MOSCOW, March 31 (RAPSI) – Top managers of Russian companies partially owned by the government won't have to disclose their income publicly, Kommersant newspaper reported on Tuesday, citing a government decree.
The government proposed amending legislation to require that income declarations be publicly submitted by top managers of non-profit and publicly funded organizations, state corporations and companies that are wholly owned by the government.
Executives of business entities are not public employees but businesspersons, the newspaper quotes Natalya Timakova, the press secretary of Prime Minister Dmitry Medvedev, as saying.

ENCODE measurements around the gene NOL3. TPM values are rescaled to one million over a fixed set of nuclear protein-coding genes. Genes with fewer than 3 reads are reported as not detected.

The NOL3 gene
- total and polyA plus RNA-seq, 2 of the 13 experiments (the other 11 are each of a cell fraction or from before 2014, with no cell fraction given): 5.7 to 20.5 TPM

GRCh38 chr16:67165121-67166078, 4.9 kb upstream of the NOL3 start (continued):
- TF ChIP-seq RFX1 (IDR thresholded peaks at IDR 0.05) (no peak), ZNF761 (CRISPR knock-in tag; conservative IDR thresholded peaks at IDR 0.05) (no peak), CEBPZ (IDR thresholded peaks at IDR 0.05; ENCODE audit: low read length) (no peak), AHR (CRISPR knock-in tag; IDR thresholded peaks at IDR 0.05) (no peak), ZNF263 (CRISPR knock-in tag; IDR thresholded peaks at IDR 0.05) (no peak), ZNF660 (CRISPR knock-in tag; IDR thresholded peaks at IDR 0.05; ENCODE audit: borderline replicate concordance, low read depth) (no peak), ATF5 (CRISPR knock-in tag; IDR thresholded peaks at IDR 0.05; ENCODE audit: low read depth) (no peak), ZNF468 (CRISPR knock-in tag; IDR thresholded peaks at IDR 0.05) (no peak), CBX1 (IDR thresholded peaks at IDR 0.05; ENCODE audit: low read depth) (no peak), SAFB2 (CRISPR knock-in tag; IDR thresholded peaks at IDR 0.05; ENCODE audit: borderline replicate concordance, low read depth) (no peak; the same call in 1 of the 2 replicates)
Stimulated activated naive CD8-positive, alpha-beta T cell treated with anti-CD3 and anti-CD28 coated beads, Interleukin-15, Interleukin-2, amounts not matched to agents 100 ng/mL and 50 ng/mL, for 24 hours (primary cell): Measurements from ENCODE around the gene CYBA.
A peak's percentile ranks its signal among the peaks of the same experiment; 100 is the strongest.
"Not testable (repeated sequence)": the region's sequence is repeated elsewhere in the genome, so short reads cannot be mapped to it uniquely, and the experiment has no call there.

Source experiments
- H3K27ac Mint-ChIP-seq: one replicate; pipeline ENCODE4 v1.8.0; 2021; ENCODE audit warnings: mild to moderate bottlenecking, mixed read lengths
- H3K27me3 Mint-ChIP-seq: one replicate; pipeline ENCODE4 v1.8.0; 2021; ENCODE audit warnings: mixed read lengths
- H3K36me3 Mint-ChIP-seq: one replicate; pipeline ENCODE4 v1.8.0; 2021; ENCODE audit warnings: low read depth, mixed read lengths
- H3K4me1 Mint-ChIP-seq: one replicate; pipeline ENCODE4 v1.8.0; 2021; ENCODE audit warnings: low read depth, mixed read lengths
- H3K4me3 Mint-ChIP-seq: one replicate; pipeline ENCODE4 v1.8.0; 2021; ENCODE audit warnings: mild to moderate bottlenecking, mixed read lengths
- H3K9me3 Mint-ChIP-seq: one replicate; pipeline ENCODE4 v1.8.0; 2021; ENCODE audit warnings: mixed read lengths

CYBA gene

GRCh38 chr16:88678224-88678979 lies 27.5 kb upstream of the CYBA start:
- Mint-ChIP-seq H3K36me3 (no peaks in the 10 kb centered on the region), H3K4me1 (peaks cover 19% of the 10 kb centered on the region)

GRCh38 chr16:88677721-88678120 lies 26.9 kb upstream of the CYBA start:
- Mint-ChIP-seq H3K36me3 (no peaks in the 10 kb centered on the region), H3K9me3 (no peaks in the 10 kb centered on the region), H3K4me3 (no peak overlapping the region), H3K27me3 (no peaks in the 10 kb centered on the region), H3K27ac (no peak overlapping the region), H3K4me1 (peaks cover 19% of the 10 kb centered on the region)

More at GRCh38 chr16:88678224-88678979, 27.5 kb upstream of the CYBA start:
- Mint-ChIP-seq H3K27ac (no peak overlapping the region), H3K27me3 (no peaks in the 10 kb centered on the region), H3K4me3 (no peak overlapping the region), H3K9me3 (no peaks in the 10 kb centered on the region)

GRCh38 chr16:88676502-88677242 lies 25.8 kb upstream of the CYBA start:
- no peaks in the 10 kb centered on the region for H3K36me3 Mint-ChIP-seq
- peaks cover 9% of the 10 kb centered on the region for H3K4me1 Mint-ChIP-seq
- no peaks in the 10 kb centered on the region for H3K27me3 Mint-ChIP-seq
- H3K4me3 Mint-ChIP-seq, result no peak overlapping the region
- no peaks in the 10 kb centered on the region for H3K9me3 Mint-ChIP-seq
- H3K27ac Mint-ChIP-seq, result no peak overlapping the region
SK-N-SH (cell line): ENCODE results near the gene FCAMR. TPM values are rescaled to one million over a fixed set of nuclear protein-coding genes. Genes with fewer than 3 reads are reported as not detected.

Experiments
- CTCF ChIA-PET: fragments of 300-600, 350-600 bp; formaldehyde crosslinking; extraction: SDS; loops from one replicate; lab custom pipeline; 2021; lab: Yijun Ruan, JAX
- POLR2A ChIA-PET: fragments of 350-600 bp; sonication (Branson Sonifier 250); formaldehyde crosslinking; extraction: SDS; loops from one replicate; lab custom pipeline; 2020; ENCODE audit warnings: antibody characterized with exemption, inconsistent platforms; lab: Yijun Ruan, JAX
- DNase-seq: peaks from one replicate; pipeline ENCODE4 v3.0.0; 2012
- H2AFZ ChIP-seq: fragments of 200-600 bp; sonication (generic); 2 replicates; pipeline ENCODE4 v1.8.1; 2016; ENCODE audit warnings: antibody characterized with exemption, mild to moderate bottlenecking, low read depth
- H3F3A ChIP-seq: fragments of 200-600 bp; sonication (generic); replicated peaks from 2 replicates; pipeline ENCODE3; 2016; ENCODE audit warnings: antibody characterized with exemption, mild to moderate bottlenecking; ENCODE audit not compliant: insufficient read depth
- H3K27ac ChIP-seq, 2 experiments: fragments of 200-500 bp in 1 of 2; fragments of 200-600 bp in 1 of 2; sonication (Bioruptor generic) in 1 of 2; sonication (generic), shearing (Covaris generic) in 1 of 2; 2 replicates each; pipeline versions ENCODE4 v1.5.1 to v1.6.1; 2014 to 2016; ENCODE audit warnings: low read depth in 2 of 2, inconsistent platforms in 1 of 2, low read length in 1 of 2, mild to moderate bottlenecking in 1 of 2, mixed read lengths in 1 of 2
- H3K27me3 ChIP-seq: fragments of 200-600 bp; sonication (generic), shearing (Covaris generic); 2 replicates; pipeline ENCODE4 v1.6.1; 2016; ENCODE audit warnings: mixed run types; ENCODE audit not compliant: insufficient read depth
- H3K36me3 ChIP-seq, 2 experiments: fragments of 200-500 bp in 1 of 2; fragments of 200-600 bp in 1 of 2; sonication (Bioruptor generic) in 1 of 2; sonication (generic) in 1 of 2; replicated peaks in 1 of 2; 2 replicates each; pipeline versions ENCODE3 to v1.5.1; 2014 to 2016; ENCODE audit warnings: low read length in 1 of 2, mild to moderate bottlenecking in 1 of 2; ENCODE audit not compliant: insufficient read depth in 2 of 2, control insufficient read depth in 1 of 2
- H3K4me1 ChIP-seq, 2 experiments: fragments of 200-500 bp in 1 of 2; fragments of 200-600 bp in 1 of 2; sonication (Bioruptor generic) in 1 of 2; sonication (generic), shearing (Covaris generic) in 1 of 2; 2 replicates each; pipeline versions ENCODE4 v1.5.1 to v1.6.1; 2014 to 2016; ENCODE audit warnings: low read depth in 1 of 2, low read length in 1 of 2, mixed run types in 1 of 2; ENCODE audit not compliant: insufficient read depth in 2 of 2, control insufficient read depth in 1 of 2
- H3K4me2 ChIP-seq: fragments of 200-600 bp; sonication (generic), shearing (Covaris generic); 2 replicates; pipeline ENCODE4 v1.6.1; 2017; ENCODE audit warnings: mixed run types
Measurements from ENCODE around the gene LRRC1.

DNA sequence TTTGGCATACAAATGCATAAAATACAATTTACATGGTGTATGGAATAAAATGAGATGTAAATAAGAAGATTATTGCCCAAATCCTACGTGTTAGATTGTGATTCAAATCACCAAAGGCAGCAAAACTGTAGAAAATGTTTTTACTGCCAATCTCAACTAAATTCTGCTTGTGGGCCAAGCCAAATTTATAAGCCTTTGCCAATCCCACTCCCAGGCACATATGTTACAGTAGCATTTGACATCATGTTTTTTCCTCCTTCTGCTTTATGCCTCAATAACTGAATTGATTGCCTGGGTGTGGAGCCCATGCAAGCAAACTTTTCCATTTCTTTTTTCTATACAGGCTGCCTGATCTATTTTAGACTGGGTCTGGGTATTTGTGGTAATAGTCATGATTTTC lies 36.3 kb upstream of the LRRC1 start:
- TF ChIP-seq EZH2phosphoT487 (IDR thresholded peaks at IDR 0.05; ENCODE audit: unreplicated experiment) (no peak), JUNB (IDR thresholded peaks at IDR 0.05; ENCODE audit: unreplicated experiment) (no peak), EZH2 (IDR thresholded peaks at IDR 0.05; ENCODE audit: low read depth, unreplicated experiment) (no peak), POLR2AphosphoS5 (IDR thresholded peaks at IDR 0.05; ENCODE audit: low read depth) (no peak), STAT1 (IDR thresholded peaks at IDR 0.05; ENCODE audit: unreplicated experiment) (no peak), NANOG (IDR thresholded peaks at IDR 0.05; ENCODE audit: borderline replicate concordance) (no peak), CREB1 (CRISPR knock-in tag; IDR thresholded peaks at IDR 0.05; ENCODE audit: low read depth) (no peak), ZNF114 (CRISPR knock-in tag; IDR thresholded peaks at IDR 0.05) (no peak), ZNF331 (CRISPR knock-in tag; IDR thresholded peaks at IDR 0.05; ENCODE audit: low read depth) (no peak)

The fact that the state owns a stake in such a business entity does not change its status, she said.
Top managers of these entities will be required to file their income reports directly to the government, which will keep the information confidential, Timakova added.
Non-profit and publicly funded companies are financed directly from the budget and hence their executives are required to declare their incomes publicly, according to Timakova.